William Cook

Why England’s success is no accident

Why England's success is no accident
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Tonight, Gareth Southgate’s England team have the opportunity to do something the Three Lions haven’t done for 55 years - reach the final of a major football tournament - and the most thrilling thing for England fans is the number of young players coming through. This isn’t just a team for this year, or the World Cup in Qatar next year, or even the next Euros in three years time. Many of these players are young enough to play for England for ten years to come.

England’s starting line-up against Ukraine only featured one player over 30, and three players in their early twenties (Jadon Sancho, 21, and Declan Rice and Mason Mount, both 22). Of the second half substitutes, Marcus Rashford, - already an England veteran, with 45 caps and an MBE to boot - is still only 23, while Jude Bellingham, incredibly, has only just turned 18. Over half the squad is 25 or under. Bukayo Saka, man of the match against the Czechs, is 19. Phil Foden and Reece James are 21... The list goes on and on.

So where do all these young players come from? Why have England suddenly got such an abundance of supremely gifted youngsters? Of course, it’s partly happenstance. Clumps of brilliant young players have galvanised the French and German sides in recent years, and will surely galvanise them again in years to come. But for the moment, the team with youth on its side is England, and the emergence of the current crop has a lot to do with the development of the English football academy system over the last ten years.

I was lucky enough to get a close-up view of this system when my son joined Watford FC’s academy at the age of eight (he was there until he was 16). One of his teammates was Jadon Sancho, who was at Watford until he was 14, when he joined Manchester City. These boys got first class coaching, played against the biggest English teams (like Arsenal, Spurs and Chelsea) and went on frequent foreign tours, to play against top European sides like Roma and Benfica. It was a great football education, and a great experience.

Of course, only a handful of academy players end up playing professionally (let alone for England) but I can’t think of a single player I saw in those eight years who wasn’t significantly improved. Playing with and against the best players, training with excellent coaches in superb facilities, whether you were one of the few who moved onto bigger things or one of the many who eventually dropped down the leagues, academies have lifted the standard of English football at every level. Now, even semi-pro teams are full of players who’ve been at big clubs as youngsters, and it shows. Big clubs have always had youth teams, but the set-up has come on in leaps and bounds during the past decade. Today’s young England stars are the first generation to come through the current system. They’re living proof of its success.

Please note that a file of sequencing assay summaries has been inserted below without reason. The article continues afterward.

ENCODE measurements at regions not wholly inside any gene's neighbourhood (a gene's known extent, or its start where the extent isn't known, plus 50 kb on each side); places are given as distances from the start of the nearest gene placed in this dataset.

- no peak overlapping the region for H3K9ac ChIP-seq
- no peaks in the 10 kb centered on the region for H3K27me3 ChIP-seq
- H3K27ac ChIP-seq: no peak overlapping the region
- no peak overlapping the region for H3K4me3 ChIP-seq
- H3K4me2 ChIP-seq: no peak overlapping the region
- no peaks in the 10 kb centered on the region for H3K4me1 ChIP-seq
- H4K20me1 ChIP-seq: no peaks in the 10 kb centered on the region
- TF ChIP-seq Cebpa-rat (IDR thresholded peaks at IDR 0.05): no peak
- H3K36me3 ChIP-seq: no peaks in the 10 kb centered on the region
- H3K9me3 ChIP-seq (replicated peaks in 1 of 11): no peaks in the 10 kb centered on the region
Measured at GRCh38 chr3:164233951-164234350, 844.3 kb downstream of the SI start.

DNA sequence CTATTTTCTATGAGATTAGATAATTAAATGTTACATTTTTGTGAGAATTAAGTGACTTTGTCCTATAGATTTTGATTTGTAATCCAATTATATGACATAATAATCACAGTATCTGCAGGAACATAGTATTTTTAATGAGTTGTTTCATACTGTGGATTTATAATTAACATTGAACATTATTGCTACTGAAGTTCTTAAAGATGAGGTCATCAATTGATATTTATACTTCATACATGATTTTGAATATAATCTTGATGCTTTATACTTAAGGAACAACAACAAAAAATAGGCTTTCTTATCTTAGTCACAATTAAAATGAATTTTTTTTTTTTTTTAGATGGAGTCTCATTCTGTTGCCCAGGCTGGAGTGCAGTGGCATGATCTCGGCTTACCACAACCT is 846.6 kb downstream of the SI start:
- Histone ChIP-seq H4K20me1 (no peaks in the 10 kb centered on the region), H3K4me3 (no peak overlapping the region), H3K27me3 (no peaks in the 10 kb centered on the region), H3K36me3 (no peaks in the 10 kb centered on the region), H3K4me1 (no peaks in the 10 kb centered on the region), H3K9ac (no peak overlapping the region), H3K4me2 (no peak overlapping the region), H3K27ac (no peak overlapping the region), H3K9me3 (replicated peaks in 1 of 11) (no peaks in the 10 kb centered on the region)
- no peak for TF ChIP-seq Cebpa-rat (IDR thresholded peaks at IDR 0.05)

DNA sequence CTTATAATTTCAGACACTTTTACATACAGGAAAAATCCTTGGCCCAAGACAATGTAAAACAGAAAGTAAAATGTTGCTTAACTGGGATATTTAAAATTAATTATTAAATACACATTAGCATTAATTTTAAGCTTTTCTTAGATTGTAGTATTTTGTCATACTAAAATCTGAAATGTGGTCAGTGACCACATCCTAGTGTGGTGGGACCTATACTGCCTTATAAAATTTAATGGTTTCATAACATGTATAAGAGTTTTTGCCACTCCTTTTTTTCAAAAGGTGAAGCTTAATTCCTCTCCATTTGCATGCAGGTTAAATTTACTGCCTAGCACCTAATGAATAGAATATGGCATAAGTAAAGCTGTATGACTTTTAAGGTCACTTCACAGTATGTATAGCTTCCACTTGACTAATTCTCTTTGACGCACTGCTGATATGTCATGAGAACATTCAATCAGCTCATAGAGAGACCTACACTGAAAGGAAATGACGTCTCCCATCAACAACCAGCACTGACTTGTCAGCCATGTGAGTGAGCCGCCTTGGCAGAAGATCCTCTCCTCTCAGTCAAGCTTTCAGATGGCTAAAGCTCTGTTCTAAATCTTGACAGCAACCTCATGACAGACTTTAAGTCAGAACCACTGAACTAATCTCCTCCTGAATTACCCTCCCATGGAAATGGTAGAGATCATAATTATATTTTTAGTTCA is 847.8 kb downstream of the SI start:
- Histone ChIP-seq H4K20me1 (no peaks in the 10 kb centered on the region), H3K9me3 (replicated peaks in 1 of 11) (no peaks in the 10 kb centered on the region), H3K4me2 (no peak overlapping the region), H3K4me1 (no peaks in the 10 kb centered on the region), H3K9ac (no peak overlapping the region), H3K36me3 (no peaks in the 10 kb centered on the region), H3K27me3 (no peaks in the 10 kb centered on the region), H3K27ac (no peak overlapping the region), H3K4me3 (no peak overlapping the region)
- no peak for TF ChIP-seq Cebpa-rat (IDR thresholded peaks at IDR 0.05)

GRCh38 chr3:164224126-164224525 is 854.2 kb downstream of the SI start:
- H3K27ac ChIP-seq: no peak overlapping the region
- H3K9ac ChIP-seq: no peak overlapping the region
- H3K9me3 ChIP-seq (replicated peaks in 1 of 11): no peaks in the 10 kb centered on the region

The academy system has attracted criticism on account of the considerable demands it makes of young footballers, most of whom are bound to fall by the wayside. It’s quite true that almost everyone gets let go sooner or later, and it’s quite true that when that rejection comes it’s bound to hurt. However I guess you could say much the same of young girls who go to ballet school. Sadly, there are some things you have to start learning at a very early age if you want to stand even the slightest chance of performing at the highest level. For better or worse football, like ballet, is one of those things.

And for the vast majority who don’t go all the way, academy football can open other doors. Many American universities offer scholarships to academy players, and some of England’s leading independent schools provide similar opportunities at A level. My son got a sixth form scholarship to Bradfield College, captained the England independent schoolboys national team while he was there, got a professional contract at Burnley, and then played for several semi-pro clubs before going to Loughborough University. Sure, every academy player dreams of playing for England, and he was no exception, but so long as those youngsters realise this is just a longshot, academy football can be a win-win. He’s proud to have played alongside Jadon Sancho, and so he should be. As Sir Arthur Conan Doyle observed, talent always recognises genius. Only mediocrity knows nothing greater than itself.

Which brings us back to tonight’s game, and England’s chances. This is England’s fifth semi-final since they won the World Cup in 1966, and although they’ve lost the last four (in 1968, 1990, 1996 and 2018) this one feels different. Although the team is full of youthful flair, six of the starting line-up against Ukraine (Pickford, Walker, Stones, Maguire, Kane and Sterling) and three of the subs (Trippier, Henderson and Rashford) are veterans of the last World Cup, three years ago, when England went out in the semi-final against Croatia. Youth and experience: it’s a winning combination.

And unlike most English pundits, my confidence in an England victory isn’t tainted by wishful thinking. For familial reasons I’ve always supported Germany (I was at Wembley in 1996 when Southgate missed that crucial penalty) and it was some crumb of comfort that I called it right when I previewed the England v Germany game for The Independent, and predicted that England would win. My prediction this time, for what it’s worth, is that England will win the semi-final, against Denmark, but lose the final, against Italy. However for England fans, that shouldn’t matter too much. With an average age of just 24, this is a squad that’s going to carry on getting even better. After 55 years of chronic underachievement, at last England fans can look forward to a decade of spectacular success.